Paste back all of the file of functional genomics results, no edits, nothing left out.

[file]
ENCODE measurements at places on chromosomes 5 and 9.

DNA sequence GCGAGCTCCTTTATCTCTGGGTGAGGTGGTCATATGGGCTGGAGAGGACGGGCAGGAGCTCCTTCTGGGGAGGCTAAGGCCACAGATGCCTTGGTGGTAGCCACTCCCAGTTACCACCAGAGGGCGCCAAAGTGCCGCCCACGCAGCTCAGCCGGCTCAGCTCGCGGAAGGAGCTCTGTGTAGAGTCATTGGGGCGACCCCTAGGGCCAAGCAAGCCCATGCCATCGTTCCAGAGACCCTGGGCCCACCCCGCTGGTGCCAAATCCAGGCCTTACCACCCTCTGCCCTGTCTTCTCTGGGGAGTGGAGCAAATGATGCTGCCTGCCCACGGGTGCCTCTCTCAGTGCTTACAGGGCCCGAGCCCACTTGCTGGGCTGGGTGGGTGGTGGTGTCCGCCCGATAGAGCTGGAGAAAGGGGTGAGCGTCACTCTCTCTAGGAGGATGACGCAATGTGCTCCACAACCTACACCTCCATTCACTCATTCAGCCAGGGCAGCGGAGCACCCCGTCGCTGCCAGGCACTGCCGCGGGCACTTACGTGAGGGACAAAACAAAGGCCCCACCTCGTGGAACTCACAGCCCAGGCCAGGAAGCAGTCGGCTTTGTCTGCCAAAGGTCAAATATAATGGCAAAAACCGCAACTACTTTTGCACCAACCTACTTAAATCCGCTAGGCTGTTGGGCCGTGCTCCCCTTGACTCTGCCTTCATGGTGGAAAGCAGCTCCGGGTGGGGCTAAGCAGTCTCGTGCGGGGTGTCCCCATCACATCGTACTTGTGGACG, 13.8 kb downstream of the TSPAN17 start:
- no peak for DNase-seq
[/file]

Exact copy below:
ENCODE measurements at places on chromosomes 5 and 9.

DNA sequence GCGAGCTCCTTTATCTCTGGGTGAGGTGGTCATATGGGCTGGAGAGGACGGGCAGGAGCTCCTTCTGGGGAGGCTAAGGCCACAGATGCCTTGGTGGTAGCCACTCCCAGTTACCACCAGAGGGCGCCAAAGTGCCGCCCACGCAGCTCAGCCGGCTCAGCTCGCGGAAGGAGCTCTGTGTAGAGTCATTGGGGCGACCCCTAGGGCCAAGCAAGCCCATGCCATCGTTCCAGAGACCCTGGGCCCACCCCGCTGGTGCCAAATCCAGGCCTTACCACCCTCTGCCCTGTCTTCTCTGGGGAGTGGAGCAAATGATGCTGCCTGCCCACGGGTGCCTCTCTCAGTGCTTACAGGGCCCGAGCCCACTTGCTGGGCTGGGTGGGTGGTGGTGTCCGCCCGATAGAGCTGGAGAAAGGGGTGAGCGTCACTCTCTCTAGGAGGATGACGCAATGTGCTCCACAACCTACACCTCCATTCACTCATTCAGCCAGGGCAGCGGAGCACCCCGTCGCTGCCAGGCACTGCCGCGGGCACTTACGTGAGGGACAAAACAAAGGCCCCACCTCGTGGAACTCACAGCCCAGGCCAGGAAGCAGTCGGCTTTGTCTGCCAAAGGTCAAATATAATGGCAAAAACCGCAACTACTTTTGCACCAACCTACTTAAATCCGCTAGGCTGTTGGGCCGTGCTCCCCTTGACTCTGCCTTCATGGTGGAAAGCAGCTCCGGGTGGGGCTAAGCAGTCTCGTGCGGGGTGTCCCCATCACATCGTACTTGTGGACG, 13.8 kb downstream of the TSPAN17 start:
- no peak for DNase-seq